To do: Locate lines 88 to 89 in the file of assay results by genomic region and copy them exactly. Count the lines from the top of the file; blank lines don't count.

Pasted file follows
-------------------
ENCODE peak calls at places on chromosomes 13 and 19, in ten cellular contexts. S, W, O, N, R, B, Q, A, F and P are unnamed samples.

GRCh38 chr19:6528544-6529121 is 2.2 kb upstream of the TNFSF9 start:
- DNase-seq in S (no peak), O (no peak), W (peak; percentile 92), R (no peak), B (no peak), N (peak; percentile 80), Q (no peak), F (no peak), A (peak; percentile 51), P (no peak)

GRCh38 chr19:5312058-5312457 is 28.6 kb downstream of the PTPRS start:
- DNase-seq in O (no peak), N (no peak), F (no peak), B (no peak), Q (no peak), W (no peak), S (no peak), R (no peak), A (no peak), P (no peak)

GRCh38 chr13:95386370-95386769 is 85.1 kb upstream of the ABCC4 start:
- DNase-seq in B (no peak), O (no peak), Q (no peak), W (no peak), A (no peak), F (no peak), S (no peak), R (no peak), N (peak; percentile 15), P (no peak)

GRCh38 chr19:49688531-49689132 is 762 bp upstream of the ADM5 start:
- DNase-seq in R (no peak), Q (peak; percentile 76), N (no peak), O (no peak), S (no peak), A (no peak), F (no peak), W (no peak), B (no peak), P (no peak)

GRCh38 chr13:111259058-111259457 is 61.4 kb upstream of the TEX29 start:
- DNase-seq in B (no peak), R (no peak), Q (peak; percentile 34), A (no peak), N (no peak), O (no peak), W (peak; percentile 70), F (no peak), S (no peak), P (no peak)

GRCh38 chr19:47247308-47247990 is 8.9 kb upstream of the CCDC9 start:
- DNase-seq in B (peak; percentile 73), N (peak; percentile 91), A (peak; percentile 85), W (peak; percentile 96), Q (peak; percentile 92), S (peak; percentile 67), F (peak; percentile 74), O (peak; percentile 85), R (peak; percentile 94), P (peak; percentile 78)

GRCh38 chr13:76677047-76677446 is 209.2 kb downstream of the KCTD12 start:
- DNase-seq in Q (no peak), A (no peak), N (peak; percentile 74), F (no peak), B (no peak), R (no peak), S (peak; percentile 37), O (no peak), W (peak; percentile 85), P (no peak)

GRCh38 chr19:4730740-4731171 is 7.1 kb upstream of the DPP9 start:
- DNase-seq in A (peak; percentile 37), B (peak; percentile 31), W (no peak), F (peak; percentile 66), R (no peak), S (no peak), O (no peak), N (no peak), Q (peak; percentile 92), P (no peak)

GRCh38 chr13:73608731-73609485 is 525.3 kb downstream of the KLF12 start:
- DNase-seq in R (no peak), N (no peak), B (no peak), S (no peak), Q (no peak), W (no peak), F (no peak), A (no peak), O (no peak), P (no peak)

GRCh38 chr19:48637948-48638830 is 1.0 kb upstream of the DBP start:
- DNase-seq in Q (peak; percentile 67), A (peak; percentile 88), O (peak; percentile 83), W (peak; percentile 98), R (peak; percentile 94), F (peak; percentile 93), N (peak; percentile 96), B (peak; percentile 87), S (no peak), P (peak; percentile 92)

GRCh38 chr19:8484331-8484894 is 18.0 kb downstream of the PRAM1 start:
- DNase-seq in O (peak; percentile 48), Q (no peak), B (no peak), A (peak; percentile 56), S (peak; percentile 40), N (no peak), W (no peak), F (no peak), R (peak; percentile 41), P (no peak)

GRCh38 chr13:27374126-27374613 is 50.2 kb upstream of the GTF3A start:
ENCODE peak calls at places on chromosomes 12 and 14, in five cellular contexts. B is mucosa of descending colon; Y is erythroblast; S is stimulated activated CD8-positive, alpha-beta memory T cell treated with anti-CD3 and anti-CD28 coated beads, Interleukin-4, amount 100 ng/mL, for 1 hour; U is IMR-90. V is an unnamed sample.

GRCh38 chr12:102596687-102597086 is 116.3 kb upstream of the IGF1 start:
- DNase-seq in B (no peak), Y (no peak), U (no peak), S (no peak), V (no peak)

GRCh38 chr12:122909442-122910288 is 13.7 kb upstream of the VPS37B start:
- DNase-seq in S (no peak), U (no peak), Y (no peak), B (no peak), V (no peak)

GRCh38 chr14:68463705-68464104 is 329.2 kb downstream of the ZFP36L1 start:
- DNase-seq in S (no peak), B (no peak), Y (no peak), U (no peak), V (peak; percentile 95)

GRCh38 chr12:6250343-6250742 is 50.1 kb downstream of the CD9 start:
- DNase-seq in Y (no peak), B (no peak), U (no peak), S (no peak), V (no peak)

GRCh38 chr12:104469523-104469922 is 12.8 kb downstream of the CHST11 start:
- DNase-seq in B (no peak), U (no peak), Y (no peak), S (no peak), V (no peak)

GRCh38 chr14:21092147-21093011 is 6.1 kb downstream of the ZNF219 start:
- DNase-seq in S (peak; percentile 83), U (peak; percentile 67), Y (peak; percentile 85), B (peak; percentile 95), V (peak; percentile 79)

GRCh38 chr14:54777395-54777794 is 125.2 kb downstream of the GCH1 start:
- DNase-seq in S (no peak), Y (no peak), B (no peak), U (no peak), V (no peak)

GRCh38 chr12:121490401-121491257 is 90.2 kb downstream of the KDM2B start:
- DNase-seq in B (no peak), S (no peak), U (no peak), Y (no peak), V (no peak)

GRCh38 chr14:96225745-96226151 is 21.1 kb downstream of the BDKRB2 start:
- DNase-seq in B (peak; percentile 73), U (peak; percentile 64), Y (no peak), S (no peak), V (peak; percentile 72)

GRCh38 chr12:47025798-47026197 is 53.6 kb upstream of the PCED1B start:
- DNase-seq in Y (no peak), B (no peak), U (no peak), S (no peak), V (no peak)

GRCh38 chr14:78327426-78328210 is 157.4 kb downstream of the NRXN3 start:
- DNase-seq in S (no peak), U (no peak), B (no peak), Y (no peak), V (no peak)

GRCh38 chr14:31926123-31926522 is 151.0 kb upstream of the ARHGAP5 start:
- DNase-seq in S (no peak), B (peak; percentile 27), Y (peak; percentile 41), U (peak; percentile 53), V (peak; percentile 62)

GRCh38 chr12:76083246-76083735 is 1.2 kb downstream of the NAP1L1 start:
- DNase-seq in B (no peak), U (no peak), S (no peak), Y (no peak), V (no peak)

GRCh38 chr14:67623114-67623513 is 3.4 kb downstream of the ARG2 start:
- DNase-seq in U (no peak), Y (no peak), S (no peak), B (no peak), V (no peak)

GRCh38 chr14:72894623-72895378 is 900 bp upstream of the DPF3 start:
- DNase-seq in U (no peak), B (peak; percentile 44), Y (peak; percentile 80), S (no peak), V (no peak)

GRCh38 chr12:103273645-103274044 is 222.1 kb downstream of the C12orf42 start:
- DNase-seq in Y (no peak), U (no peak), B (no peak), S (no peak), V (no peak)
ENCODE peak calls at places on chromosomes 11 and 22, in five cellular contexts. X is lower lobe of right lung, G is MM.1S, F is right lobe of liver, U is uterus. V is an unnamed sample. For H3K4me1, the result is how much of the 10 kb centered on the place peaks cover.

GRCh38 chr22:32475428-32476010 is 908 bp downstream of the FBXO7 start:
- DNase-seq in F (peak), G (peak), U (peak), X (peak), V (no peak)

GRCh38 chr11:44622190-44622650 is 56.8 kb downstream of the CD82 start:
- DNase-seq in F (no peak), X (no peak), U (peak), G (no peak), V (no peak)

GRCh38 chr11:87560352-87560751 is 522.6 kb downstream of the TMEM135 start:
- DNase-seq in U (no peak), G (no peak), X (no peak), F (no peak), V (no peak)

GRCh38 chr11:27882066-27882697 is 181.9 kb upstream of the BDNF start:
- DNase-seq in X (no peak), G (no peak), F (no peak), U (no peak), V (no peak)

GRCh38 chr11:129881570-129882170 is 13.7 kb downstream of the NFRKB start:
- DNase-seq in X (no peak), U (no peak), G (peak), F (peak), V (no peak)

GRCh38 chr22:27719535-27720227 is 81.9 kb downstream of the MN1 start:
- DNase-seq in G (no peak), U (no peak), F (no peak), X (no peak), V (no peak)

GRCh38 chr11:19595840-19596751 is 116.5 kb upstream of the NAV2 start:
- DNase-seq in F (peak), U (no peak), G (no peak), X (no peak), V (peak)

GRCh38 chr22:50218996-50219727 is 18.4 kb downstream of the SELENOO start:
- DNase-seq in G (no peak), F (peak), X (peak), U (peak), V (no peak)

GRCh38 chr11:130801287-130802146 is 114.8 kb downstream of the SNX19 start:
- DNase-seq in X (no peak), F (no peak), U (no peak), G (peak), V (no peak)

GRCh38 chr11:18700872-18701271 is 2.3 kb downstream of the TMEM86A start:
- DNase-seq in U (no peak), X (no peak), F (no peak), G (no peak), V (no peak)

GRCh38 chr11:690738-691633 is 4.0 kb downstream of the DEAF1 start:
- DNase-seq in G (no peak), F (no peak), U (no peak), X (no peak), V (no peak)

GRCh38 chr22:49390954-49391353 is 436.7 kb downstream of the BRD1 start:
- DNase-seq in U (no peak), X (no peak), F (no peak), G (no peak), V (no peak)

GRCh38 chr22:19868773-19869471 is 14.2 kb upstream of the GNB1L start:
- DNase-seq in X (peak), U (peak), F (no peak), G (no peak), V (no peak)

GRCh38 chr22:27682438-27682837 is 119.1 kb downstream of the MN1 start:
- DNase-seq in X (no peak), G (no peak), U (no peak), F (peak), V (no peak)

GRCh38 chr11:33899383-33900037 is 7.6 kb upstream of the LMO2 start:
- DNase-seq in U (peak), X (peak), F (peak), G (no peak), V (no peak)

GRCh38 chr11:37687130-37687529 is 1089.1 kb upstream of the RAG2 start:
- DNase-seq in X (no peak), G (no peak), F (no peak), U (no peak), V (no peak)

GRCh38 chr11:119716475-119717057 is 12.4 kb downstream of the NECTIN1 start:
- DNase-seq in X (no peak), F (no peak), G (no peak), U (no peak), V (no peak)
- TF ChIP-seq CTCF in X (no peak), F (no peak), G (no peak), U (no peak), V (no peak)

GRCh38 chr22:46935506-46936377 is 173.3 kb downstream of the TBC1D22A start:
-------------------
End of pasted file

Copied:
- DNase-seq in U (peak), X (peak), F (peak), G (no peak), V (no peak)

GRCh38 chr11:37687130-37687529 is 1089.1 kb upstream of the RAG2 start: